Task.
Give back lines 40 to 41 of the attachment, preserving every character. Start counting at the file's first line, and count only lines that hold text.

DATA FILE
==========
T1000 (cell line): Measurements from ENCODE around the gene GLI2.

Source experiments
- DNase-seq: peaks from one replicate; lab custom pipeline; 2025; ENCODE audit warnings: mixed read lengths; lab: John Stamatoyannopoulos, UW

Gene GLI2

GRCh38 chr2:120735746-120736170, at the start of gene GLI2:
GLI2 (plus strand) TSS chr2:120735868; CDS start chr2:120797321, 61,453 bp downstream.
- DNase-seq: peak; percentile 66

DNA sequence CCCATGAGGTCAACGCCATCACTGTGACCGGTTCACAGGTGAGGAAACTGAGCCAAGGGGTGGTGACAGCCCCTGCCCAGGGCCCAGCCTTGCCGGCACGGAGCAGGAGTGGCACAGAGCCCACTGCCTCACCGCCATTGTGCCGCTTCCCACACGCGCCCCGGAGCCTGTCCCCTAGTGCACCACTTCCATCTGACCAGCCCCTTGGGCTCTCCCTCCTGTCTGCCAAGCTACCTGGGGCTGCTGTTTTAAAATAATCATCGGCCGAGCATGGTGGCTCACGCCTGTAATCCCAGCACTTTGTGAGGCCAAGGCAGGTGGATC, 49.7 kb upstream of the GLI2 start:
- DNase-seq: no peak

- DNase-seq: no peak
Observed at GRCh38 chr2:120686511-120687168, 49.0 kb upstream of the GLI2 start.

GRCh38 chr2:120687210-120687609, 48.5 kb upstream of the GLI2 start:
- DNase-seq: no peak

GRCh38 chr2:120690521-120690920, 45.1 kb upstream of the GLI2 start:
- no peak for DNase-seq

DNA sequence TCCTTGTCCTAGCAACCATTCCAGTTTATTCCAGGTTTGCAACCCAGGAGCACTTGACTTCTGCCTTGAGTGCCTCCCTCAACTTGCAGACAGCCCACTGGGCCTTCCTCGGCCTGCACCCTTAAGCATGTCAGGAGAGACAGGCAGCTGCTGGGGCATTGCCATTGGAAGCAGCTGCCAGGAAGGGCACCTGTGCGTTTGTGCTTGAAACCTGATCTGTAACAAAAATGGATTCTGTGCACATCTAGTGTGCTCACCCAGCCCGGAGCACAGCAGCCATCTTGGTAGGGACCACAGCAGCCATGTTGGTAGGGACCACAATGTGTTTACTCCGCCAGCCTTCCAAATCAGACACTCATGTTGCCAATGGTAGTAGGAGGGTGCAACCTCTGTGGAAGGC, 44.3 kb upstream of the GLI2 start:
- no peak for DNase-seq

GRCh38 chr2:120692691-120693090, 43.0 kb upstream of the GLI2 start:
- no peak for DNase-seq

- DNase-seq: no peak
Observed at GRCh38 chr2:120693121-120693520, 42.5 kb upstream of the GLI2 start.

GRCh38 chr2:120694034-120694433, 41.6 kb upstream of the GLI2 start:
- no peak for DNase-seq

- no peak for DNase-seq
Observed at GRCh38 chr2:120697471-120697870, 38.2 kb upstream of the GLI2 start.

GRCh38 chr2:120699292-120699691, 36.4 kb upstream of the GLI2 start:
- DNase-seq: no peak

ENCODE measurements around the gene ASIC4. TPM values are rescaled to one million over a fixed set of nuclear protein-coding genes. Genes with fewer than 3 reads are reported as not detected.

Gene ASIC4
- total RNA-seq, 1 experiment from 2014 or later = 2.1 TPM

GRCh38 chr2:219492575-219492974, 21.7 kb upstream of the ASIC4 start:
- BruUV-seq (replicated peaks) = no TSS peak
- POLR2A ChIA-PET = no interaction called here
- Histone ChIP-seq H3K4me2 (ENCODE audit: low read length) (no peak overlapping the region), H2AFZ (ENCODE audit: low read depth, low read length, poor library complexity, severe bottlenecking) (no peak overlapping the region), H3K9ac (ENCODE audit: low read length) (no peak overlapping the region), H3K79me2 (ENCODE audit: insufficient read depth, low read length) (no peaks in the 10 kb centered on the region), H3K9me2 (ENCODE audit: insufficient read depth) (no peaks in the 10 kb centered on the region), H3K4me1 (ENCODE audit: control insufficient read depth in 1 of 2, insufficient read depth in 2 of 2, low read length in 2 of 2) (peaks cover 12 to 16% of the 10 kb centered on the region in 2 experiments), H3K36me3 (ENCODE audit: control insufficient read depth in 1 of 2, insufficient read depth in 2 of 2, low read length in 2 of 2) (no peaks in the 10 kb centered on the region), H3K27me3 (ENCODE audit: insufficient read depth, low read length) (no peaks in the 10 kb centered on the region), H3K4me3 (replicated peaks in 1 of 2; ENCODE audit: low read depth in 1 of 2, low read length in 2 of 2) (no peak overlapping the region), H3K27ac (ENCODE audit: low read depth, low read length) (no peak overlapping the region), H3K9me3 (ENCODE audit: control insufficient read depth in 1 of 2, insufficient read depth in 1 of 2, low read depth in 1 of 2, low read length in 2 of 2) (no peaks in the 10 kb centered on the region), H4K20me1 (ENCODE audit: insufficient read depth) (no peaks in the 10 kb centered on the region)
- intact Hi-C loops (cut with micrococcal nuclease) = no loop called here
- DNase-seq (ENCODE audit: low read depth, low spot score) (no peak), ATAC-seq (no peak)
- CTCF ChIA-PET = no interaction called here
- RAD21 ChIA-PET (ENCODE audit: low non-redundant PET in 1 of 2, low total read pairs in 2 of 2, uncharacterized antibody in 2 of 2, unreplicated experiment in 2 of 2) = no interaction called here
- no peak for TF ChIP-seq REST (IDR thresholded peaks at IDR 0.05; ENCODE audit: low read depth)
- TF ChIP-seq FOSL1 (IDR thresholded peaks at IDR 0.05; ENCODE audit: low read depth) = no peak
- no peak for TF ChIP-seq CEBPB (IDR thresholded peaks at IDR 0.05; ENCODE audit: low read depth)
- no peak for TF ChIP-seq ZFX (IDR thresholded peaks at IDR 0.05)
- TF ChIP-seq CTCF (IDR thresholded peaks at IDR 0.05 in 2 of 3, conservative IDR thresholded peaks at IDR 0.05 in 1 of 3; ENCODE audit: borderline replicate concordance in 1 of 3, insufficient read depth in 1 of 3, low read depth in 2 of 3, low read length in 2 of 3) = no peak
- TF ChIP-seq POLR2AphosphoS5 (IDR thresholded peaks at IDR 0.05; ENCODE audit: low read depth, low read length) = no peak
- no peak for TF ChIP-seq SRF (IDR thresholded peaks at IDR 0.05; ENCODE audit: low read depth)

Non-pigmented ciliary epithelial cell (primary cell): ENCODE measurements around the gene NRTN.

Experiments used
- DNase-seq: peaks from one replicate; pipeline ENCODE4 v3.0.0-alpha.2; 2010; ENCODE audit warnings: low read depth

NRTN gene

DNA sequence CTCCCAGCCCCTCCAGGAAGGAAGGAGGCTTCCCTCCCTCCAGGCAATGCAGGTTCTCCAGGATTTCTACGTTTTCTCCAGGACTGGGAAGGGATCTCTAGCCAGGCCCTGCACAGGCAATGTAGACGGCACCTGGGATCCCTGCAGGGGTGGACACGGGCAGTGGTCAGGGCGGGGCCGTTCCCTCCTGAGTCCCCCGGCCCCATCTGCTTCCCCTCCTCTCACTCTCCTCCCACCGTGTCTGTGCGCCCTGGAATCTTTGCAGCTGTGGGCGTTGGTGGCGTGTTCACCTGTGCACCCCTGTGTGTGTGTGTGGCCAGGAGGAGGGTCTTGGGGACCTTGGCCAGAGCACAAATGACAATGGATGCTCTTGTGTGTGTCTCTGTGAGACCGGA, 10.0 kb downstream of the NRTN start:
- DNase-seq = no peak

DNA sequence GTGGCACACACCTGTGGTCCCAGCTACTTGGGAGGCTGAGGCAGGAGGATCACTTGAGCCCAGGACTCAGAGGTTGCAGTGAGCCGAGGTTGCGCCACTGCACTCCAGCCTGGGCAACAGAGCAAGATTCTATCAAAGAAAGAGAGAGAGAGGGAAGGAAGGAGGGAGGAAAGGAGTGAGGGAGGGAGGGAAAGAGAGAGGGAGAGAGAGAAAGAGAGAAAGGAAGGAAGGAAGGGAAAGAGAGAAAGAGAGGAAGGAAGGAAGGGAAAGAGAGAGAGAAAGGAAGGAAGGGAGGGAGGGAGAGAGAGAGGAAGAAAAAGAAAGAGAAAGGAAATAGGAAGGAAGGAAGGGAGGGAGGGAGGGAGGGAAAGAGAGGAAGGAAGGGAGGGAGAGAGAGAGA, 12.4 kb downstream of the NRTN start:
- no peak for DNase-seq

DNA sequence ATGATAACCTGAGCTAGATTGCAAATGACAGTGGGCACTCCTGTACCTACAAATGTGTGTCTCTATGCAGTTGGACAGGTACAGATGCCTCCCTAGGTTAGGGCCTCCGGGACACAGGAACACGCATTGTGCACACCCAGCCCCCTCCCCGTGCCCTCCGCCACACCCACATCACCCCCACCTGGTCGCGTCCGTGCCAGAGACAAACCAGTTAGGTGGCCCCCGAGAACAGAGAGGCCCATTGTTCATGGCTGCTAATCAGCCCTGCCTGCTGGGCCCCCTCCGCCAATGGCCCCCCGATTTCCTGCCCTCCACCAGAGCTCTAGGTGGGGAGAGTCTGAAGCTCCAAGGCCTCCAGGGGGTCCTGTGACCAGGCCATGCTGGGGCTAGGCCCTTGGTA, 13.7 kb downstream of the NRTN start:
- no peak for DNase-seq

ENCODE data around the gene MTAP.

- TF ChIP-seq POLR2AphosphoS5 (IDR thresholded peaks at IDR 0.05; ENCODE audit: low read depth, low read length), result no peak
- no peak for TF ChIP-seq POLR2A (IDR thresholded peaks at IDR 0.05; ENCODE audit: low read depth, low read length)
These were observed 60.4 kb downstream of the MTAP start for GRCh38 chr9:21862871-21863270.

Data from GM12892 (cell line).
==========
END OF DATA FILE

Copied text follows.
- TF ChIP-seq FOSL1 (IDR thresholded peaks at IDR 0.05; ENCODE audit: low read depth) = no peak
- no peak for TF ChIP-seq CEBPB (IDR thresholded peaks at IDR 0.05; ENCODE audit: low read depth)